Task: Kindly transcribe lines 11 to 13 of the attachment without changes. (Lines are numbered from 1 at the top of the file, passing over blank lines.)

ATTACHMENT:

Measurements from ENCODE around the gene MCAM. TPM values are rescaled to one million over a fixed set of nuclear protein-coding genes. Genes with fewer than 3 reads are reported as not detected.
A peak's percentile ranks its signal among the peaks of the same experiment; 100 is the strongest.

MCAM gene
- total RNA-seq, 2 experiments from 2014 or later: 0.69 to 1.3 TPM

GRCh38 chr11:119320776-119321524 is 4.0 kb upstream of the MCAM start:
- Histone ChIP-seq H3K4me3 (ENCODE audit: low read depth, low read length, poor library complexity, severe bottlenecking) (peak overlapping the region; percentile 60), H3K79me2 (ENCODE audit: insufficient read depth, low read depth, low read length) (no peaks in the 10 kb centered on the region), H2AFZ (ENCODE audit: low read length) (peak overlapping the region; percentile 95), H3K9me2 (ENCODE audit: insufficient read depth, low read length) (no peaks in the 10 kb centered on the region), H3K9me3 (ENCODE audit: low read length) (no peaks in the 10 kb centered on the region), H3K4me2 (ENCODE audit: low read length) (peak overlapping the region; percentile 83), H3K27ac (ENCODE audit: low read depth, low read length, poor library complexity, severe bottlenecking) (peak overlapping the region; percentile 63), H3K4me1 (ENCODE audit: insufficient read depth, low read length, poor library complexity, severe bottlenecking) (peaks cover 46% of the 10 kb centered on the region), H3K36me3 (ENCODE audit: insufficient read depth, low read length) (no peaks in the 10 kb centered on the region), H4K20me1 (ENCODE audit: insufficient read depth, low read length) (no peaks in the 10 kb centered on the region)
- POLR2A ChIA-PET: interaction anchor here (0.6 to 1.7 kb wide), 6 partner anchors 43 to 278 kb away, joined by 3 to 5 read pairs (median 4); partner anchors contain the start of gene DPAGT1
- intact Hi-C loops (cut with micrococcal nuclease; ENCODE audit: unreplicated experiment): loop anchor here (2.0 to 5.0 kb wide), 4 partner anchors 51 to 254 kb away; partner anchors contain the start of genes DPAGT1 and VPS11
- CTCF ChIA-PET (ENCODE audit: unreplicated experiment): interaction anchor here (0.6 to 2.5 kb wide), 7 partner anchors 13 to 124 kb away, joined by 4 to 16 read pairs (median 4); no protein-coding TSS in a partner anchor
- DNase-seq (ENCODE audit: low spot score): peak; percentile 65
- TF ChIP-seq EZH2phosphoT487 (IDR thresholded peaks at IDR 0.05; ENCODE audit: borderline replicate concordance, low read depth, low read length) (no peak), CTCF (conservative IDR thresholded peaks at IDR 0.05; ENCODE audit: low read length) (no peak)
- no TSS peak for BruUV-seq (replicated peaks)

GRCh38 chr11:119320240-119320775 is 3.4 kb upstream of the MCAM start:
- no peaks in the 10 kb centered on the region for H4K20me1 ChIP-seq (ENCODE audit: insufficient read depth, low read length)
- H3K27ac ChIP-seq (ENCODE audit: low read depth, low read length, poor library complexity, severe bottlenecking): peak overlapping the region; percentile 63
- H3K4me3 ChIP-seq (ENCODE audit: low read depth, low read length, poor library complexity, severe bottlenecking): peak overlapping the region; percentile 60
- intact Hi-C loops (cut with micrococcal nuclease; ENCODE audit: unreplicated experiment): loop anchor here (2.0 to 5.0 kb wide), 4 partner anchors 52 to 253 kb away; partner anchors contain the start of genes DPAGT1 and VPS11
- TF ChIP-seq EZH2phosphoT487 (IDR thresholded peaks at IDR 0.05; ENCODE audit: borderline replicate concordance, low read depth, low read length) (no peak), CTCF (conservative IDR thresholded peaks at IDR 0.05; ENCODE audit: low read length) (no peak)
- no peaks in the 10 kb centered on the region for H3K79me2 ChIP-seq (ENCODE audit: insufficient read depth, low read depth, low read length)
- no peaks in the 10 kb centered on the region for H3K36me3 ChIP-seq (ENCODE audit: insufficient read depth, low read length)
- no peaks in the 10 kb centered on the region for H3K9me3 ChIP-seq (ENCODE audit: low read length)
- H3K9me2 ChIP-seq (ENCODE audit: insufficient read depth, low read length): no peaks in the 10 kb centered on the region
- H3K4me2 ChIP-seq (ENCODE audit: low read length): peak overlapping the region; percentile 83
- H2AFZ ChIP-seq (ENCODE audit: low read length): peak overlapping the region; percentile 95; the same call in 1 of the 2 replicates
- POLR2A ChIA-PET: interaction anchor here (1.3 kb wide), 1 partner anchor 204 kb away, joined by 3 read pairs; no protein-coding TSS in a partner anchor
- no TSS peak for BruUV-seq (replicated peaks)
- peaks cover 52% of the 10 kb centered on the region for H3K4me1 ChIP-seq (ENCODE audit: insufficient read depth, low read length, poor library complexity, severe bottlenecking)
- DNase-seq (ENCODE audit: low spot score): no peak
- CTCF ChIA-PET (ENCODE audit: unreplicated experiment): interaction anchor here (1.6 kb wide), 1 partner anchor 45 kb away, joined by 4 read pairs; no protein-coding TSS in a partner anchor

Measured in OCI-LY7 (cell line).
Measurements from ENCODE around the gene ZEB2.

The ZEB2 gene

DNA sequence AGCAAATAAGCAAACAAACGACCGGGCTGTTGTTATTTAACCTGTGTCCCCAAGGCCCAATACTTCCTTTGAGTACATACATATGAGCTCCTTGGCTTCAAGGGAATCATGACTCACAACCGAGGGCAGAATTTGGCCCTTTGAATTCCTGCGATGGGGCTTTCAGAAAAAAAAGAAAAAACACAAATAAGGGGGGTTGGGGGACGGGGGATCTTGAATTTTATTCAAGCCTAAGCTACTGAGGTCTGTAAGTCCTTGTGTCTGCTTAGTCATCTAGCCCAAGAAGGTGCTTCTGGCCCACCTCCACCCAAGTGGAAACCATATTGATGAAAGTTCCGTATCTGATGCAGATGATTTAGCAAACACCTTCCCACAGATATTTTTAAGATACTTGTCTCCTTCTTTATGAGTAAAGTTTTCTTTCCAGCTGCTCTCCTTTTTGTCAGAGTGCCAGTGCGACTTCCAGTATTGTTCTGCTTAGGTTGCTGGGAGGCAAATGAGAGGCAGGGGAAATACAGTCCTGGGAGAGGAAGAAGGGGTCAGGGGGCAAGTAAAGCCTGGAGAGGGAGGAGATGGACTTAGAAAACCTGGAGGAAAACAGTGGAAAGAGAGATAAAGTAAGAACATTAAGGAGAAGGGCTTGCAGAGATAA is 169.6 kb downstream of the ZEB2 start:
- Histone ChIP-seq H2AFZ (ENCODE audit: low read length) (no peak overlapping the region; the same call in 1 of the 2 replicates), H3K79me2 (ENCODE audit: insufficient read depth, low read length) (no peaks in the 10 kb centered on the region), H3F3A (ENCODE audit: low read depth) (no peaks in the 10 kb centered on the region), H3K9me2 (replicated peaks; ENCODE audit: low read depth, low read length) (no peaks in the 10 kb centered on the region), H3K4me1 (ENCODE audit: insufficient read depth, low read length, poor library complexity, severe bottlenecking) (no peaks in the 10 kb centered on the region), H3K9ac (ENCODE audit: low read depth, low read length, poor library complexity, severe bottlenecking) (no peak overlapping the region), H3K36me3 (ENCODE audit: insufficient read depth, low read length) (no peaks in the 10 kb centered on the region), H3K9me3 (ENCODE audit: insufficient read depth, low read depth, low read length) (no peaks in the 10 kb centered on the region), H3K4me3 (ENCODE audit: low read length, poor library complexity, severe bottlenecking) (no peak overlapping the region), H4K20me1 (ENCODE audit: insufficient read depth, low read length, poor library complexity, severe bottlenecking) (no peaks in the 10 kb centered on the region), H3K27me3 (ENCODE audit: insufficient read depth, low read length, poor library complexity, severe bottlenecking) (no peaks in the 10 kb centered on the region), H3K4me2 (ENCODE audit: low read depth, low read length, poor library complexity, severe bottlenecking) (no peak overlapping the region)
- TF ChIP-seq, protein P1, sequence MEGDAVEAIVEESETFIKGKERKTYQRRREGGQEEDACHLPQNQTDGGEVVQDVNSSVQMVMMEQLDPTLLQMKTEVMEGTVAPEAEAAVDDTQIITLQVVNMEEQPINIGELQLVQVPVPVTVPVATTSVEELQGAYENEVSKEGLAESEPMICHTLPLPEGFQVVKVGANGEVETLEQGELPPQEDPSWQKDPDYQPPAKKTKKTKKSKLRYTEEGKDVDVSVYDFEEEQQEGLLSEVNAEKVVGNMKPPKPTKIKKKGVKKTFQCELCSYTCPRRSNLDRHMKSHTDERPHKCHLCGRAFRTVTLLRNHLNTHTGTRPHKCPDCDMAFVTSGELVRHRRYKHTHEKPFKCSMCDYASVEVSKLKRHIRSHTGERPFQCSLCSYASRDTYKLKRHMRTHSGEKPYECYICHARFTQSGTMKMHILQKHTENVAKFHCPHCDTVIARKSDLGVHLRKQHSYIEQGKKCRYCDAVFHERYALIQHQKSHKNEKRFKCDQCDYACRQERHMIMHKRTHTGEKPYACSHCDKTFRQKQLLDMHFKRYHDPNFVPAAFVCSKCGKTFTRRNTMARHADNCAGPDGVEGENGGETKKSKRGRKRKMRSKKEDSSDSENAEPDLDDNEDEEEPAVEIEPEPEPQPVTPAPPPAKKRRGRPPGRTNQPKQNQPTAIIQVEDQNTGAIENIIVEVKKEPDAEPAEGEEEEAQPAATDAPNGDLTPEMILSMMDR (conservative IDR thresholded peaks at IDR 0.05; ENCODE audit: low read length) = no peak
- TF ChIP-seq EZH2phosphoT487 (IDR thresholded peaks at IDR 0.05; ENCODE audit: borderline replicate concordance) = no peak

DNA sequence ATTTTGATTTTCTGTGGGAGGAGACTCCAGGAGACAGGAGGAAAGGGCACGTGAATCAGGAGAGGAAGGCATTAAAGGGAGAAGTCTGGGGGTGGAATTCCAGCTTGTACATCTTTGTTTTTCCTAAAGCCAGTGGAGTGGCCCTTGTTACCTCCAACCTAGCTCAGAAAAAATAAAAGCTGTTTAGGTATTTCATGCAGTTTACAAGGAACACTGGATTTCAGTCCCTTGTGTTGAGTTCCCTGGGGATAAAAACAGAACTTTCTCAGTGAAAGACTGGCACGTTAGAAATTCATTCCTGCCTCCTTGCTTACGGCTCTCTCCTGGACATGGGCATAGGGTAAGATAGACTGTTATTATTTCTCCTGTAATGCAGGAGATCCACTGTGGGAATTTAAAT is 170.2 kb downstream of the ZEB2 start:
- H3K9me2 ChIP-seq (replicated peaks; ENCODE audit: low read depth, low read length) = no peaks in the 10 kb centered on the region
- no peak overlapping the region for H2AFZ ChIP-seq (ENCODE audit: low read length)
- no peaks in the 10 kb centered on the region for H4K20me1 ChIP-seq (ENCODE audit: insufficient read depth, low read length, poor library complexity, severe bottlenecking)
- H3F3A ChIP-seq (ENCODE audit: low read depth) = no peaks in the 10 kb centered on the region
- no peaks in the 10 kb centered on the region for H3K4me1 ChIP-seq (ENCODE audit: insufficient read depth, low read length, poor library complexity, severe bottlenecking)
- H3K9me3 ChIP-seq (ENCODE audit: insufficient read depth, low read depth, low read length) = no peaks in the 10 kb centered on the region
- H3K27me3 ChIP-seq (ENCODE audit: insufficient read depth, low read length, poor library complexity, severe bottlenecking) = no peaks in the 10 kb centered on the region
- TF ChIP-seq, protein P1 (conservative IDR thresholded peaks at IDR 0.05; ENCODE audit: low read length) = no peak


- TF ChIP-seq EZH2phosphoT487 (IDR thresholded peaks at IDR 0.05; ENCODE audit: borderline replicate concordance, low read depth, low read length) (no peak), CTCF (conservative IDR thresholded peaks at IDR 0.05; ENCODE audit: low read length) (no peak)
- no TSS peak for BruUV-seq (replicated peaks)

GRCh38 chr11:119320240-119320775 is 3.4 kb upstream of the MCAM start: